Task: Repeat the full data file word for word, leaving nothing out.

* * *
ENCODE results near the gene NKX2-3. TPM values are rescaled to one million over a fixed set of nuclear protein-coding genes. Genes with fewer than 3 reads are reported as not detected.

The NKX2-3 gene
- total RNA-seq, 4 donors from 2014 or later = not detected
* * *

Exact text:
ENCODE results near the gene NKX2-3. TPM values are rescaled to one million over a fixed set of nuclear protein-coding genes. Genes with fewer than 3 reads are reported as not detected.

The NKX2-3 gene
- total RNA-seq, 4 donors from 2014 or later = not detected